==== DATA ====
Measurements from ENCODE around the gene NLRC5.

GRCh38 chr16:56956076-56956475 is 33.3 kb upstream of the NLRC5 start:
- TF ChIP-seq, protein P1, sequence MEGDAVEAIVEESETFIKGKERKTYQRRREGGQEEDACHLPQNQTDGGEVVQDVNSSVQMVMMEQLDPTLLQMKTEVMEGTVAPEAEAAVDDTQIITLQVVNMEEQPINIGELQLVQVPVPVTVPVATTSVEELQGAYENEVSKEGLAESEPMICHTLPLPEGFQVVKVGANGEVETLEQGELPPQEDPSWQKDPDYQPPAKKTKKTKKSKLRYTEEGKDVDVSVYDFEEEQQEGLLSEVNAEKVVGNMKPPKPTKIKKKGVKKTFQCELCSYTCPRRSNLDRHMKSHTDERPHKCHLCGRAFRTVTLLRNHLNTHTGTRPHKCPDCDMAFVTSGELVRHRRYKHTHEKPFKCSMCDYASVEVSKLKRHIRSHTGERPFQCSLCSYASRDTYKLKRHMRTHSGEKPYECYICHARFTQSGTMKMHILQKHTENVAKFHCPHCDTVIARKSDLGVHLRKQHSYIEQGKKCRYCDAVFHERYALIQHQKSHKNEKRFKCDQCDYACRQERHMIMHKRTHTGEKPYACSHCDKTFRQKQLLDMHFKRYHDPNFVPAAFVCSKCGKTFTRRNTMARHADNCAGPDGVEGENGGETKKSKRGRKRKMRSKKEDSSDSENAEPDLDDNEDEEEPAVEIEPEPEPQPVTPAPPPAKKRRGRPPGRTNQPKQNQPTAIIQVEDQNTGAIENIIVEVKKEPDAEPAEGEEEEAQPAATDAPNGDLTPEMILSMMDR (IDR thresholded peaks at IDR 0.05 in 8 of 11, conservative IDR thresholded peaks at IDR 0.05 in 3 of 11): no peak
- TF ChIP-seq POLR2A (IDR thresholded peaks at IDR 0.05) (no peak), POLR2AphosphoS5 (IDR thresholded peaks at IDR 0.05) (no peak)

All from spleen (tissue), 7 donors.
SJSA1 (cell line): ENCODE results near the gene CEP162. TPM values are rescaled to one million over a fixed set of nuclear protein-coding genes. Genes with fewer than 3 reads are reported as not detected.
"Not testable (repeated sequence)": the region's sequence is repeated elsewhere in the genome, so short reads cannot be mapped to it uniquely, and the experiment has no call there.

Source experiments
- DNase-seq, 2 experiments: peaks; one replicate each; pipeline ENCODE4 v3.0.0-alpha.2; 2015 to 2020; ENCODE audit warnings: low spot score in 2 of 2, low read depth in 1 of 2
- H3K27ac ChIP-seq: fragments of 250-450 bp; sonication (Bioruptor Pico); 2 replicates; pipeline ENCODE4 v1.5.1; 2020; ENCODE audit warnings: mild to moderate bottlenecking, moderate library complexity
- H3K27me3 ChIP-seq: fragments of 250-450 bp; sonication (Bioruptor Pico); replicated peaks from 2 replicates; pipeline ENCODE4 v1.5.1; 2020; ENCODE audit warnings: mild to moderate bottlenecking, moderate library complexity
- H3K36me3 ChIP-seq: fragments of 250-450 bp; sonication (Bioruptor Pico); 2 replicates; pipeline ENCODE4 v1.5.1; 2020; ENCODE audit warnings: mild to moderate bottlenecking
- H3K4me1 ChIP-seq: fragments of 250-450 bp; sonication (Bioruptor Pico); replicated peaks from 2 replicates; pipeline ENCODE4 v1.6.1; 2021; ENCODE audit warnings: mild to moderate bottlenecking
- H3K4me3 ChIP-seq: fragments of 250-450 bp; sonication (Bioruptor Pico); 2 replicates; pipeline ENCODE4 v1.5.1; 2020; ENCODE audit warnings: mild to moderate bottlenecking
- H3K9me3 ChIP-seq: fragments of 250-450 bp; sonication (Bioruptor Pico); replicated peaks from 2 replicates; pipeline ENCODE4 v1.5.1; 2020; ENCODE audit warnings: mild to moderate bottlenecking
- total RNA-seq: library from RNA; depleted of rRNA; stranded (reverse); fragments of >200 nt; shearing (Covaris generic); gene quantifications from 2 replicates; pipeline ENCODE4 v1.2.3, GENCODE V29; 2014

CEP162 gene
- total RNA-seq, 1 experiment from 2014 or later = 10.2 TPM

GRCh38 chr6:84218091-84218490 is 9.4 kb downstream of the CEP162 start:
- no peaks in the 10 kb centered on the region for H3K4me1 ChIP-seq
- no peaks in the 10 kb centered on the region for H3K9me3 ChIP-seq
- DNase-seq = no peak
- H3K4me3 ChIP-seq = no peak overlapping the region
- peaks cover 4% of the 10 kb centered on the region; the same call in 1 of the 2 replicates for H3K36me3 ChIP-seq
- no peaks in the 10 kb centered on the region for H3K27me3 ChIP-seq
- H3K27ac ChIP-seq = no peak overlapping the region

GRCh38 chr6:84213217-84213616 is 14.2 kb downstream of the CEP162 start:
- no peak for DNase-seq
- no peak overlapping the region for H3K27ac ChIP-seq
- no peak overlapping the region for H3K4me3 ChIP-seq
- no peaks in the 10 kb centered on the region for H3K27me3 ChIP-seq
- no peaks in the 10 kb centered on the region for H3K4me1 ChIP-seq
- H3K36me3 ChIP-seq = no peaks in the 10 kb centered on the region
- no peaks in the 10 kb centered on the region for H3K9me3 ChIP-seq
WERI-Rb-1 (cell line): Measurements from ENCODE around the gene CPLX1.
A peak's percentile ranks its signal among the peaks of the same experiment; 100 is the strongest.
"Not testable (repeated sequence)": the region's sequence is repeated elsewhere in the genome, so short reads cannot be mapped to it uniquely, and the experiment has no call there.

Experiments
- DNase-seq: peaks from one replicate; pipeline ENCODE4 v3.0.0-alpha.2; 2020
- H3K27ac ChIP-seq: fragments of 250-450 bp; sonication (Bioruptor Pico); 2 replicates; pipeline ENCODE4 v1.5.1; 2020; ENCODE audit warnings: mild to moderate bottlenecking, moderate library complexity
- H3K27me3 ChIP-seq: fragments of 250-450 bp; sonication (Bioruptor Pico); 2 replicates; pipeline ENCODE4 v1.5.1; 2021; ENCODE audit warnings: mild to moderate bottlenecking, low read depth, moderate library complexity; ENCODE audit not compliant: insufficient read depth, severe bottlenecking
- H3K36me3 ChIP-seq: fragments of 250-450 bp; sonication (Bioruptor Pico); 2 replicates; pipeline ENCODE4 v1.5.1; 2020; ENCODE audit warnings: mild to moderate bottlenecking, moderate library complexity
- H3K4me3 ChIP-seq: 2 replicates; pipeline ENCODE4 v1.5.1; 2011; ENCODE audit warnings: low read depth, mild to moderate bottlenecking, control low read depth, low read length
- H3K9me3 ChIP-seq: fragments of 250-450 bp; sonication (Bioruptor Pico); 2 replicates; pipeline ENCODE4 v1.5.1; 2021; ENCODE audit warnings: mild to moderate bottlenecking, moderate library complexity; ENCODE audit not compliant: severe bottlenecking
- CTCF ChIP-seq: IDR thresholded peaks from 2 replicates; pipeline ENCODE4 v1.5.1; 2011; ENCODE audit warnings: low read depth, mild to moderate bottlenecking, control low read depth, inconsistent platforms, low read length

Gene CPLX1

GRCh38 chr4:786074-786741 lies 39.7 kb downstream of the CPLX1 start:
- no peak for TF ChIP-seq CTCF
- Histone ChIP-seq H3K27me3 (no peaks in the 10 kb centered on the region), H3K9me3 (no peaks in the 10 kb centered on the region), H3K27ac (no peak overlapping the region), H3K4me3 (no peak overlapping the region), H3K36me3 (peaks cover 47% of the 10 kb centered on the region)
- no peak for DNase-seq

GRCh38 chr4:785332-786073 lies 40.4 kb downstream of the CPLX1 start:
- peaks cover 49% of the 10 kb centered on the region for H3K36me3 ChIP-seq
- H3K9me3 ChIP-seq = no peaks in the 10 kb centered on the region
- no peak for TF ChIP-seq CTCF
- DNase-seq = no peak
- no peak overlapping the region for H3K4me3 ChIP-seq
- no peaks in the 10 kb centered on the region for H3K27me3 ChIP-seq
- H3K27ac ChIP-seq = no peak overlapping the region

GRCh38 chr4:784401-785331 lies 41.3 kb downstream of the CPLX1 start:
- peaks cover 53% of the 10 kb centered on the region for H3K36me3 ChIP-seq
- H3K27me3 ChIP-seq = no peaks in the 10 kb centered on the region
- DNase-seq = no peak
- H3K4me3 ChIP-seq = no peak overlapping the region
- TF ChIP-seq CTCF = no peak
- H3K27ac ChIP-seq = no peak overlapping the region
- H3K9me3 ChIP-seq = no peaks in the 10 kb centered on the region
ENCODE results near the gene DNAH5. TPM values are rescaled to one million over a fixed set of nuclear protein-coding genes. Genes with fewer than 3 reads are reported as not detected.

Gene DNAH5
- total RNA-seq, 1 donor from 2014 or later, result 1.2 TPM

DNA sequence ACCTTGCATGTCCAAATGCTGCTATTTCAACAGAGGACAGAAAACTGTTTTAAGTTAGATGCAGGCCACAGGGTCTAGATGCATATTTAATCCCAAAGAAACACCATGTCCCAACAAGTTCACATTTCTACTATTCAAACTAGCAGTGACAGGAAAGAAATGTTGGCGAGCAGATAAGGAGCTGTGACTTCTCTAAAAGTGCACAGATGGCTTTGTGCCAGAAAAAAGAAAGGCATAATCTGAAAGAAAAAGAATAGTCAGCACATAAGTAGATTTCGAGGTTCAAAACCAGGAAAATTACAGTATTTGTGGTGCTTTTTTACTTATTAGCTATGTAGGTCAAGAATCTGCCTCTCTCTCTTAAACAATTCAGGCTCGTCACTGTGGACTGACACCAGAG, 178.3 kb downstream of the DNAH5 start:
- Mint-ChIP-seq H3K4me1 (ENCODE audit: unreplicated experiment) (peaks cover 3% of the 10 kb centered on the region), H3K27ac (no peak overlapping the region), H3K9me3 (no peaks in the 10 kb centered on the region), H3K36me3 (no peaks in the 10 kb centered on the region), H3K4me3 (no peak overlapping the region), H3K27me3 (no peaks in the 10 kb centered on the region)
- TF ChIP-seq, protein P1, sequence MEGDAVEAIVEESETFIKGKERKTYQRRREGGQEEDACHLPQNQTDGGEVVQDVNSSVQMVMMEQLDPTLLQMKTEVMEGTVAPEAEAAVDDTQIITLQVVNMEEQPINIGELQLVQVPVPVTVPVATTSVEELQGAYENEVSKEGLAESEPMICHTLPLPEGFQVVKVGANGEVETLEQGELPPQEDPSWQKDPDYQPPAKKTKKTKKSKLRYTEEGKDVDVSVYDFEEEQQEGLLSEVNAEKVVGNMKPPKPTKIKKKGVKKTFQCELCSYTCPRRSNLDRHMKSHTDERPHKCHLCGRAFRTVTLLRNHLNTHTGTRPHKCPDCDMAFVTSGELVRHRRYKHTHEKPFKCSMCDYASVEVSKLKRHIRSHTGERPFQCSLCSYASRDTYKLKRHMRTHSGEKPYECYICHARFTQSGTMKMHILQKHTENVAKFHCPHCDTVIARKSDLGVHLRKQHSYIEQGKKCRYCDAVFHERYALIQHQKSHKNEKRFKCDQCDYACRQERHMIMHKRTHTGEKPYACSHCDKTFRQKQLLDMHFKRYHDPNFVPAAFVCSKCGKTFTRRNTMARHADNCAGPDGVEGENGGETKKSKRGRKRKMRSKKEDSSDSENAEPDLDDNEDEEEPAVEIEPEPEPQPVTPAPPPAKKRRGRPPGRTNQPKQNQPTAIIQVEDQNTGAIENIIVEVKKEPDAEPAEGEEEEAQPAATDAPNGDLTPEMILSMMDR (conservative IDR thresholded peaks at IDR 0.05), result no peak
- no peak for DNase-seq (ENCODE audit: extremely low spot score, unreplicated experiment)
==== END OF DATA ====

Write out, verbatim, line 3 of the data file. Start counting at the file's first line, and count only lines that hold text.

- TF ChIP-seq, protein P1, sequence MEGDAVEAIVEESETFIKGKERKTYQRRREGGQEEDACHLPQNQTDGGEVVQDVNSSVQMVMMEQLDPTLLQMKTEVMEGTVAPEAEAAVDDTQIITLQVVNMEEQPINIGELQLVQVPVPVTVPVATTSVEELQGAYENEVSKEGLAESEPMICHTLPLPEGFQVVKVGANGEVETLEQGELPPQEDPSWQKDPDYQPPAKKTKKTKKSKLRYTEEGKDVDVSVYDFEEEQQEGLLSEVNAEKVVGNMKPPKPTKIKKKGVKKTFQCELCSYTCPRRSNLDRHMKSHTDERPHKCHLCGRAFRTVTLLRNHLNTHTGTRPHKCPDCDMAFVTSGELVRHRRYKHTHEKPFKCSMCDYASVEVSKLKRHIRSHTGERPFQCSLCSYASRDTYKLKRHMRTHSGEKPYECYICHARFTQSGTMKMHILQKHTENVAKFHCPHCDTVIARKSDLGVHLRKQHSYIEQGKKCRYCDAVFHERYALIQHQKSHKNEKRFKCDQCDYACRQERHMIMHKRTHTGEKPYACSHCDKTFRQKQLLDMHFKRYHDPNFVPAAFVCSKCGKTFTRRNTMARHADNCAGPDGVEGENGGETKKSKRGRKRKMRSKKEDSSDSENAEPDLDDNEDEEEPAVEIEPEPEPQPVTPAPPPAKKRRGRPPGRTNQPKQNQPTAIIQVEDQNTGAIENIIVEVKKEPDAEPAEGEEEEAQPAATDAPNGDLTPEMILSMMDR (IDR thresholded peaks at IDR 0.05 in 8 of 11, conservative IDR thresholded peaks at IDR 0.05 in 3 of 11): no peak